Reading the Medieval in Early Modern England

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Gordon McMullan, David Matthews
Cambridge University Press, Jul 30, 2007 - Drama - 287 pages
In English literary and historical studies the border between the Middle Ages and the Early Modern period, and hence between 'medieval' and 'early modern' studies, has become increasingly permeable. Written by an international group of medievalists and early modernists, the essays in this volume examine the ways in which medieval culture was read and reconstructed by writers, editors and scholars in early modern England. It also addresses the reciprocal process: the way in which early modern England, while apparently suppressing the medieval past, was in fact shaped and constructed by it, albeit in ways that early modern thinkers had an interest in suppressing. The book deals with this process as it is played out not only in literature but also in visual culture - for example in mapping - and in material culture - as in the physical destruction of the medieval past in the early modern English landscape.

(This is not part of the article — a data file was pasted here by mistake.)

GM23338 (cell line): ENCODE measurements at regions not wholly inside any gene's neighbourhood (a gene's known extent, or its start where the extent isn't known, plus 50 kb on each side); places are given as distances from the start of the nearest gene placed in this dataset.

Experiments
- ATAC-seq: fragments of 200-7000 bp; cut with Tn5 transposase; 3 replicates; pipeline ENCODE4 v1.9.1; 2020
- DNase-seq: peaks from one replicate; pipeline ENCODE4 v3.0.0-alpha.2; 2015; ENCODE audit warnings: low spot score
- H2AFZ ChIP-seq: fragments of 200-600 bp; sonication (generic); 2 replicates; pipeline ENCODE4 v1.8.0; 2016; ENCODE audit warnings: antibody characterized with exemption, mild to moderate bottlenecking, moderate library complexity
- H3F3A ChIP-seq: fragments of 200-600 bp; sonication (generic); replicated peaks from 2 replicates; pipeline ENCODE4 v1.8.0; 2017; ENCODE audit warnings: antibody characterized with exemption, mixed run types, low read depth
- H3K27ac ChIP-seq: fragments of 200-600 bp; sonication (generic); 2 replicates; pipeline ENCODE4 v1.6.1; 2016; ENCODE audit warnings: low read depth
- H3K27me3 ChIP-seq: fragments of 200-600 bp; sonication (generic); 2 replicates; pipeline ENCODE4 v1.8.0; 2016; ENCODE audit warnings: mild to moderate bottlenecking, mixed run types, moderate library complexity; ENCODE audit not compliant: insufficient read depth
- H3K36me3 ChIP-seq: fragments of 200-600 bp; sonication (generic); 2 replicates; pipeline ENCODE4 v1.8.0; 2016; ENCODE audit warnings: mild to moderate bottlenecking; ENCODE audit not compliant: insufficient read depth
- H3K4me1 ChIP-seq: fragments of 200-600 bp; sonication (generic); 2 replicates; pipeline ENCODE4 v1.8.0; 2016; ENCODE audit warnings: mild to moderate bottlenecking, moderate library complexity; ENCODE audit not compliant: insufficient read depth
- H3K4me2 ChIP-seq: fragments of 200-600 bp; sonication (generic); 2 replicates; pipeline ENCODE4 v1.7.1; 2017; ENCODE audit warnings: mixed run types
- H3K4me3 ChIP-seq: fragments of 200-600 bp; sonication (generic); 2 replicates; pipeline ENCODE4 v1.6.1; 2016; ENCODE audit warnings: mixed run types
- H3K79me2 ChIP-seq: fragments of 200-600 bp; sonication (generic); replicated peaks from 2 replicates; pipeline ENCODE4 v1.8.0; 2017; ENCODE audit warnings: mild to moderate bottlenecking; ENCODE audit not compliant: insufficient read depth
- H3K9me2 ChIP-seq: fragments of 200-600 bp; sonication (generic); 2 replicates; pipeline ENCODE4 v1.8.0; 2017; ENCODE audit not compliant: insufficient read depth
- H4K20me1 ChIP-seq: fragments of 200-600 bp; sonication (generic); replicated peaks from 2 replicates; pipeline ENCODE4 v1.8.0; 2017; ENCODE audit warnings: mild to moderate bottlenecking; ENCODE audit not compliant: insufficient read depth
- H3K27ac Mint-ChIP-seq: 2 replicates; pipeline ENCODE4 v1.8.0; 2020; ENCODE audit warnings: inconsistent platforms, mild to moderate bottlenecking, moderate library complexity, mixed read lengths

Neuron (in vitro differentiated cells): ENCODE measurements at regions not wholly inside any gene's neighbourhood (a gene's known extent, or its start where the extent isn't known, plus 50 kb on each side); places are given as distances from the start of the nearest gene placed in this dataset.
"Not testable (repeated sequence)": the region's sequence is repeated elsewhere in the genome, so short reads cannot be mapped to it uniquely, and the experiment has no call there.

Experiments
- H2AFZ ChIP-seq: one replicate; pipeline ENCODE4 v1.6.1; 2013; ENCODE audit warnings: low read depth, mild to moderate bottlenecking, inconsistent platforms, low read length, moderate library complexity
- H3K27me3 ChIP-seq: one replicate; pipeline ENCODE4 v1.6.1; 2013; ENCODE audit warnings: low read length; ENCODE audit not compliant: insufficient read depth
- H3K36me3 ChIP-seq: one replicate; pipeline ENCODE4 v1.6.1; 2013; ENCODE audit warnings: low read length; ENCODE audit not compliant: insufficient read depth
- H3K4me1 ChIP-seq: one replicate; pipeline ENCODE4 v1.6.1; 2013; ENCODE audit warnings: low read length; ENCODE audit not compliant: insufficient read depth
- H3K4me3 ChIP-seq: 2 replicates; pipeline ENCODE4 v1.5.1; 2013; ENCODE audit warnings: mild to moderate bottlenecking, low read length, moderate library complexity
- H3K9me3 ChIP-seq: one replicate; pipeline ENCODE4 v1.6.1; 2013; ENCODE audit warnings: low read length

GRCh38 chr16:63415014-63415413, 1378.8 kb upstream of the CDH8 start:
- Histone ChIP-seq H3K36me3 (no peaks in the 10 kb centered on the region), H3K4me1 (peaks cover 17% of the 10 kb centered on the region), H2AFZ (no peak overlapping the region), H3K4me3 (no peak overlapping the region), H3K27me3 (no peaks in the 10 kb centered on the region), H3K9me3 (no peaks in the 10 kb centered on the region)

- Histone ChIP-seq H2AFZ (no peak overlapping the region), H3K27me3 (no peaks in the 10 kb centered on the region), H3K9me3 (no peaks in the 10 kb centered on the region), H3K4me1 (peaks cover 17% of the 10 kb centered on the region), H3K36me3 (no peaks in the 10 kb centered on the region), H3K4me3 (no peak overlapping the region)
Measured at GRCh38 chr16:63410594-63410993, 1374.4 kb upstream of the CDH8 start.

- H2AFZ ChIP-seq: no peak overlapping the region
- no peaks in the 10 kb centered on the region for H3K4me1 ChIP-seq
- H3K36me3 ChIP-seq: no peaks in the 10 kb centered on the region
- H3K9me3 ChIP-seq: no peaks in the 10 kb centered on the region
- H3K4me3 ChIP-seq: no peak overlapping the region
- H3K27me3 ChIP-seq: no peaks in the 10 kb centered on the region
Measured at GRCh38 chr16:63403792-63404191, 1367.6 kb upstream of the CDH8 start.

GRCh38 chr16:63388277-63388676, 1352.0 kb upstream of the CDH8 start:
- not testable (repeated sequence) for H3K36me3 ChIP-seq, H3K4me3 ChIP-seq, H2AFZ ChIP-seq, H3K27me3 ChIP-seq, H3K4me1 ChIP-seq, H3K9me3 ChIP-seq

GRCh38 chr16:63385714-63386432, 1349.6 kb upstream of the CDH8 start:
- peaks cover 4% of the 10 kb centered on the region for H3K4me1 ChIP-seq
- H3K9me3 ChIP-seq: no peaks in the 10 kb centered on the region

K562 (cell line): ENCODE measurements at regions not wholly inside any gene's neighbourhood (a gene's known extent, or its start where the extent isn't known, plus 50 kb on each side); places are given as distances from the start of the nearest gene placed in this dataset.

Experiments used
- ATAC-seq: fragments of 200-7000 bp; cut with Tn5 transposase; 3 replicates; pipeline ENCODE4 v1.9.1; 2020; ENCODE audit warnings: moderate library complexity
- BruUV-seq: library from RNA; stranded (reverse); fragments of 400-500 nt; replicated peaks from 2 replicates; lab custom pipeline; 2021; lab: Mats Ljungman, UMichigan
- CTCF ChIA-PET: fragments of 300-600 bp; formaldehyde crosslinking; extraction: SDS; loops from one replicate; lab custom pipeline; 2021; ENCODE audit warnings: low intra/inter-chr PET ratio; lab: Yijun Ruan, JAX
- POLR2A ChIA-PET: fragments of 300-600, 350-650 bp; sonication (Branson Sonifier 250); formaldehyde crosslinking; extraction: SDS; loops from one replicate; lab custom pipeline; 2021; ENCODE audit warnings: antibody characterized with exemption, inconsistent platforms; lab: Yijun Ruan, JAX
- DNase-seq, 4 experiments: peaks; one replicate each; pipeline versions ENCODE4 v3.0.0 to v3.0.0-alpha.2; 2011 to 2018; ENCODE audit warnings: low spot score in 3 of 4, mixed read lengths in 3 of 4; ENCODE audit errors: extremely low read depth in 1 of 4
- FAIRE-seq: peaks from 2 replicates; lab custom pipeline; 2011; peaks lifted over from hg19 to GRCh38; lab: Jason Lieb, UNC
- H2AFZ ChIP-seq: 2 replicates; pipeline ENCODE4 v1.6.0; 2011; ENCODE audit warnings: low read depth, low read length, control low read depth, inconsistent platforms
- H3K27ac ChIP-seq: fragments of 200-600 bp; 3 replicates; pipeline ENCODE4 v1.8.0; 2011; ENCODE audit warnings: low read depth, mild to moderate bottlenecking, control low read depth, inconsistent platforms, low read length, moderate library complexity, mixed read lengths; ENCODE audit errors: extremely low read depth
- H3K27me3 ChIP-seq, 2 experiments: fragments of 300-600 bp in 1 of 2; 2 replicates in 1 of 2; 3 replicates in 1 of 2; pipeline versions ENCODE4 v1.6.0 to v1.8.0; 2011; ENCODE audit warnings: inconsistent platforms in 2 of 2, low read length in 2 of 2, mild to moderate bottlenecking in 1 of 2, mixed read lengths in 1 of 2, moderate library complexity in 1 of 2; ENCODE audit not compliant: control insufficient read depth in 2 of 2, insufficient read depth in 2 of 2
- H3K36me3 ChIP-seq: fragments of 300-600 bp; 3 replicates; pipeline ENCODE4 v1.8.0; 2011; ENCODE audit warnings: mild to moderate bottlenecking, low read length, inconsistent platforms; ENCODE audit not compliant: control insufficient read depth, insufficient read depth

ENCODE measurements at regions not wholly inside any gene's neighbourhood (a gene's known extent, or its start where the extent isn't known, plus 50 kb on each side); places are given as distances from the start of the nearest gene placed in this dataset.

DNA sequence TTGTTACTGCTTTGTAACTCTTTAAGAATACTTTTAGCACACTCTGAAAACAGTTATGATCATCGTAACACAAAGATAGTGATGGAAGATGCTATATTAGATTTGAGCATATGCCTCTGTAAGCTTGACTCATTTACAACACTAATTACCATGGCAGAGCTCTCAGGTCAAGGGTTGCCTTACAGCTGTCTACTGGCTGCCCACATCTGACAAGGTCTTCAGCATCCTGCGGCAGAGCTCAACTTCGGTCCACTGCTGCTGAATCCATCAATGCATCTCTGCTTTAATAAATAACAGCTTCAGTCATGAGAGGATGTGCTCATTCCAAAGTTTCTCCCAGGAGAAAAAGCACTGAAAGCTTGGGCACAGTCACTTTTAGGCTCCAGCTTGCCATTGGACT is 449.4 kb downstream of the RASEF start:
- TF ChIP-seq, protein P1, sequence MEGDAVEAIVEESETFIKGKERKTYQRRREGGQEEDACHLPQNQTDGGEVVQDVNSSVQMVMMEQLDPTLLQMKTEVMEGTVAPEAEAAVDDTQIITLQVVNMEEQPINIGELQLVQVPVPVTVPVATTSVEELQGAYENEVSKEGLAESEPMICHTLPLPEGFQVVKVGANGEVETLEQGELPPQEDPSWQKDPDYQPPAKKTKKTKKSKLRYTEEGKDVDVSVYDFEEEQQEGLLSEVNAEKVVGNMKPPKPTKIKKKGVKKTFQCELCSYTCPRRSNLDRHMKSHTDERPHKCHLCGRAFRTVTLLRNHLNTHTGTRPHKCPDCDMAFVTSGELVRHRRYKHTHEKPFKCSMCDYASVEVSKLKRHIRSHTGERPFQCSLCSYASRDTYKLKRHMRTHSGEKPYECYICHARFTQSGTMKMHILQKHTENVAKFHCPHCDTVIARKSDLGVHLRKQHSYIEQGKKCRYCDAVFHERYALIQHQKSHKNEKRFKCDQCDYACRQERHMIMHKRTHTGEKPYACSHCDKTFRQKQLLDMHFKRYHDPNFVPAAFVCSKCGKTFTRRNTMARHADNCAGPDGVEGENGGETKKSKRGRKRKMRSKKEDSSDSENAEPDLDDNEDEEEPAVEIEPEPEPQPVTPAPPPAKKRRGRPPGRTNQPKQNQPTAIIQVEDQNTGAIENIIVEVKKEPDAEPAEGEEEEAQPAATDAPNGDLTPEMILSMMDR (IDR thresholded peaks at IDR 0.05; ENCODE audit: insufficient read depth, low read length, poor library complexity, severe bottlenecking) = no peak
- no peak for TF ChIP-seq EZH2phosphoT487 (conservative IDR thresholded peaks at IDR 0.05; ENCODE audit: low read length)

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Contents

Langland apocalypse and the early modern editor
51
Public ambition private desire and the last
74
The vulgar history of the Order of the Garter
91
Myths of origin and the struggle over nationhood in
106
The colonisation of early Britain on the
119
Tamburlaine sacred space and the heritage of
143
Lelands Itinerary and the remains of the
159
Fig 9 Nave conversion Tichfield Abbey
167
John Bale and reconfiguring the medieval in
179
Medieval penance Reformation repentance and
193
Medieval poetics and Protestant Magdalenes
205

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About the author (2007)

Gordon McMullan is Reader in English at King's College London.

David Matthews is Lecturer in Middle English Literature and Culture, School of Arts, Histories and Cultures at the University of Manchester.

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